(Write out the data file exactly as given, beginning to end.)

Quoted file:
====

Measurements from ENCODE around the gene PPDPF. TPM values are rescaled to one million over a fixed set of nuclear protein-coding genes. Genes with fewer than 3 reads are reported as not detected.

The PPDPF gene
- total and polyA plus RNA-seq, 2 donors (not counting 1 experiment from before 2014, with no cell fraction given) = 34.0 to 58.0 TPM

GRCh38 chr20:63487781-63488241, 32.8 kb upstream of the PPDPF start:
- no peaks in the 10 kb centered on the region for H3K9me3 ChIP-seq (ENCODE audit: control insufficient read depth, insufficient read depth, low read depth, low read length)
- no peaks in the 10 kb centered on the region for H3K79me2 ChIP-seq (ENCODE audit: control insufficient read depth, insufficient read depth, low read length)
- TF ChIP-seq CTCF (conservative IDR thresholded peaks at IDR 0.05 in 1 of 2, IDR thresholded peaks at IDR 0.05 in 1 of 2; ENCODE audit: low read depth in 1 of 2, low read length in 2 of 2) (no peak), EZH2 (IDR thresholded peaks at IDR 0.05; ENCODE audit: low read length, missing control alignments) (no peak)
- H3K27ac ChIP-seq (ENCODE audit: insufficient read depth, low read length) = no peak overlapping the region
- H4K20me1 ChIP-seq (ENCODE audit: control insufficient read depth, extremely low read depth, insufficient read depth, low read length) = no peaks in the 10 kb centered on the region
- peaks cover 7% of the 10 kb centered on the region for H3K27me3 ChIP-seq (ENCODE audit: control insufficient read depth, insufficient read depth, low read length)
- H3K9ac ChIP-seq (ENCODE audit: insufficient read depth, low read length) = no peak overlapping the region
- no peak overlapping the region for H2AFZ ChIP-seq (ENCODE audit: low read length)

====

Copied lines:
Measurements from ENCODE around the gene PPDPF. TPM values are rescaled to one million over a fixed set of nuclear protein-coding genes. Genes with fewer than 3 reads are reported as not detected.

The PPDPF gene
- total and polyA plus RNA-seq, 2 donors (not counting 1 experiment from before 2014, with no cell fraction given) = 34.0 to 58.0 TPM

GRCh38 chr20:63487781-63488241, 32.8 kb upstream of the PPDPF start:
- no peaks in the 10 kb centered on the region for H3K9me3 ChIP-seq (ENCODE audit: control insufficient read depth, insufficient read depth, low read depth, low read length)
- no peaks in the 10 kb centered on the region for H3K79me2 ChIP-seq (ENCODE audit: control insufficient read depth, insufficient read depth, low read length)
- TF ChIP-seq CTCF (conservative IDR thresholded peaks at IDR 0.05 in 1 of 2, IDR thresholded peaks at IDR 0.05 in 1 of 2; ENCODE audit: low read depth in 1 of 2, low read length in 2 of 2) (no peak), EZH2 (IDR thresholded peaks at IDR 0.05; ENCODE audit: low read length, missing control alignments) (no peak)
- H3K27ac ChIP-seq (ENCODE audit: insufficient read depth, low read length) = no peak overlapping the region
- H4K20me1 ChIP-seq (ENCODE audit: control insufficient read depth, extremely low read depth, insufficient read depth, low read length) = no peaks in the 10 kb centered on the region
- peaks cover 7% of the 10 kb centered on the region for H3K27me3 ChIP-seq (ENCODE audit: control insufficient read depth, insufficient read depth, low read length)
- H3K9ac ChIP-seq (ENCODE audit: insufficient read depth, low read length) = no peak overlapping the region
- no peak overlapping the region for H2AFZ ChIP-seq (ENCODE audit: low read length)